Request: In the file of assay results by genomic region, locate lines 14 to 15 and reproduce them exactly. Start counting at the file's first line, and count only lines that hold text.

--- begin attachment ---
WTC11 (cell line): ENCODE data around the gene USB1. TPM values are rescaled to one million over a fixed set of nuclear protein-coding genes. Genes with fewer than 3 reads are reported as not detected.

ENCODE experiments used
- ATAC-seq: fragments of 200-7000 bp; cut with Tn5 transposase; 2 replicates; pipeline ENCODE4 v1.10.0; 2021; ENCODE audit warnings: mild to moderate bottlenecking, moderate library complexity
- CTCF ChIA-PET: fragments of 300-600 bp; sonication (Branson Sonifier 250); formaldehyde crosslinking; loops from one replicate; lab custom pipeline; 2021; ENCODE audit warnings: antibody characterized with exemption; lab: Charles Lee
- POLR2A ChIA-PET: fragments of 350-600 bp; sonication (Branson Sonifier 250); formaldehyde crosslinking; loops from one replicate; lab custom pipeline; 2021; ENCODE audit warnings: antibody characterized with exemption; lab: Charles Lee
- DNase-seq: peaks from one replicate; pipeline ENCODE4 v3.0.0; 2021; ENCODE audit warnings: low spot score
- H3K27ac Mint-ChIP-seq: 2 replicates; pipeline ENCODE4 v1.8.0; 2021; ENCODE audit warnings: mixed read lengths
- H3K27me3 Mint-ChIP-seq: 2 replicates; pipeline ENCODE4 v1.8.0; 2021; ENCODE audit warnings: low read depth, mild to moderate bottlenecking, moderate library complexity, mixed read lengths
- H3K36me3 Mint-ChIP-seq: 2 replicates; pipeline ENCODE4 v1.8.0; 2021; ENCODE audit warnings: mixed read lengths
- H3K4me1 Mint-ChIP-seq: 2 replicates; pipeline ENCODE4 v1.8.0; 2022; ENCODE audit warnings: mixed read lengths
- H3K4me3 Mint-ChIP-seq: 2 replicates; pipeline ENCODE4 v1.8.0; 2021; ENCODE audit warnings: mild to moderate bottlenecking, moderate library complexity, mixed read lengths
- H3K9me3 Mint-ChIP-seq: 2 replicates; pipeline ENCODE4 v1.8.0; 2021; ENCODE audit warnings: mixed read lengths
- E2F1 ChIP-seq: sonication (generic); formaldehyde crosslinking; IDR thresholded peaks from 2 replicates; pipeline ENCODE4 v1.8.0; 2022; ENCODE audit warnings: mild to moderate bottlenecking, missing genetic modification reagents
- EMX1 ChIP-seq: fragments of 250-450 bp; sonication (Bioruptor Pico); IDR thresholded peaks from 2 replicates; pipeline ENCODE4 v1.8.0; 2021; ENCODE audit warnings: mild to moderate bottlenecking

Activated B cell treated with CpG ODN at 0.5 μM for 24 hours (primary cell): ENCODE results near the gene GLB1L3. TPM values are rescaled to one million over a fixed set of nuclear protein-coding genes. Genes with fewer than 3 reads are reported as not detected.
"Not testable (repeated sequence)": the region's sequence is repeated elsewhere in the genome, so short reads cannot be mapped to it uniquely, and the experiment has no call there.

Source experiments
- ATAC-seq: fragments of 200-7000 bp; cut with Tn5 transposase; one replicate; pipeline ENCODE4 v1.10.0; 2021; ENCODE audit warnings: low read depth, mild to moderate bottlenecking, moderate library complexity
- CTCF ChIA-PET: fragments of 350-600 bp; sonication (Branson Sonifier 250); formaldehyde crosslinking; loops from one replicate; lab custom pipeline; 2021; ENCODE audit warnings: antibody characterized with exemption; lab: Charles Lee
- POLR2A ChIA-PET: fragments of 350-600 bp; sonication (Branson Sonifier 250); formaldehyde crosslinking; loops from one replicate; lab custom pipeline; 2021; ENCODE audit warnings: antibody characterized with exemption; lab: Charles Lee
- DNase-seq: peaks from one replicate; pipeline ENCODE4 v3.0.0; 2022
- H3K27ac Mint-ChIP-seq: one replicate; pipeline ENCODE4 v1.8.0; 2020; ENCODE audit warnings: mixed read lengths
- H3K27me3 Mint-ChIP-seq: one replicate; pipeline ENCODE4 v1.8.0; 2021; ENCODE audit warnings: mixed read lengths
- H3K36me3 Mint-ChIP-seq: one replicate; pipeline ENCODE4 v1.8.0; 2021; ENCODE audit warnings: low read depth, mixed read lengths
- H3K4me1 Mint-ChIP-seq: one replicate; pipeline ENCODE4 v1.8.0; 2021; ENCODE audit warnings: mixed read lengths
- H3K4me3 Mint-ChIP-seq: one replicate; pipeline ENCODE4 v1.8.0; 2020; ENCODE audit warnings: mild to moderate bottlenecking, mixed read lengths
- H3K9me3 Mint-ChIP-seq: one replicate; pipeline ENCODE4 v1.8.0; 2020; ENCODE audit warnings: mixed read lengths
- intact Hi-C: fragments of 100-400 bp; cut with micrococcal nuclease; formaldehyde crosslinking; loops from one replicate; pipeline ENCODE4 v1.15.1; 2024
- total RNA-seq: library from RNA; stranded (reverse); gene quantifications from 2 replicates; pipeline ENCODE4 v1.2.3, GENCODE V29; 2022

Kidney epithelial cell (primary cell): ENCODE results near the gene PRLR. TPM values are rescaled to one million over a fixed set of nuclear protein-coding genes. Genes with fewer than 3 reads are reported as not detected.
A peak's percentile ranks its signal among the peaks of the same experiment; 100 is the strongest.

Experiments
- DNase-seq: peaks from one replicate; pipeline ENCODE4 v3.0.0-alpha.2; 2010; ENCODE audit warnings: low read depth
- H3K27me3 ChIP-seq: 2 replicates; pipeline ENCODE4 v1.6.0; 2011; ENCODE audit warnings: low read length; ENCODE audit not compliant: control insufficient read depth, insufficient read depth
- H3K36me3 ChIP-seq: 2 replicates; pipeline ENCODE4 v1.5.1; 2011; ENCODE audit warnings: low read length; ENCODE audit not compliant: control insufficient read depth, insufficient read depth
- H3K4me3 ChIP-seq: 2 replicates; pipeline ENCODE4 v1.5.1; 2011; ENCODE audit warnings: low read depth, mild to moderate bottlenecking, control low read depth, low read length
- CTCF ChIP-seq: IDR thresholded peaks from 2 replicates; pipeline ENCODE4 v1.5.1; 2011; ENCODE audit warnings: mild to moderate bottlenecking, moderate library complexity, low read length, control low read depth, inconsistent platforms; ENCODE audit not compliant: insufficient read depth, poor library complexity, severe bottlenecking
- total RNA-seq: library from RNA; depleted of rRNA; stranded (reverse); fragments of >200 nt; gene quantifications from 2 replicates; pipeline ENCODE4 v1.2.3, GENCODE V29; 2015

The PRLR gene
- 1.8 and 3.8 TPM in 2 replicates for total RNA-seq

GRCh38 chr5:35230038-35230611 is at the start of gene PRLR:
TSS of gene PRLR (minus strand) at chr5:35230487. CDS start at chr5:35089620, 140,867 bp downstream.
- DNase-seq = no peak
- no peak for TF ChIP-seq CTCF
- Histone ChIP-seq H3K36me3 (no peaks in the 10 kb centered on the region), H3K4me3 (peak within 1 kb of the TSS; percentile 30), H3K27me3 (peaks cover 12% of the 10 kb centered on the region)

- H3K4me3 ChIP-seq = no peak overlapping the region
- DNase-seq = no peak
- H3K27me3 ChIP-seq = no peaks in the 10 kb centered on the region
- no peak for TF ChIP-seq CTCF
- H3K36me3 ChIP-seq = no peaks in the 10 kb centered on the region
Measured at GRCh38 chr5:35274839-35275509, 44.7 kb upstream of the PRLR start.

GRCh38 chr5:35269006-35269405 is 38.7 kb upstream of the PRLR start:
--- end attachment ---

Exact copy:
- EMX1 ChIP-seq: fragments of 250-450 bp; sonication (Bioruptor Pico); IDR thresholded peaks from 2 replicates; pipeline ENCODE4 v1.8.0; 2021; ENCODE audit warnings: mild to moderate bottlenecking

Activated B cell treated with CpG ODN at 0.5 μM for 24 hours (primary cell): ENCODE results near the gene GLB1L3. TPM values are rescaled to one million over a fixed set of nuclear protein-coding genes. Genes with fewer than 3 reads are reported as not detected.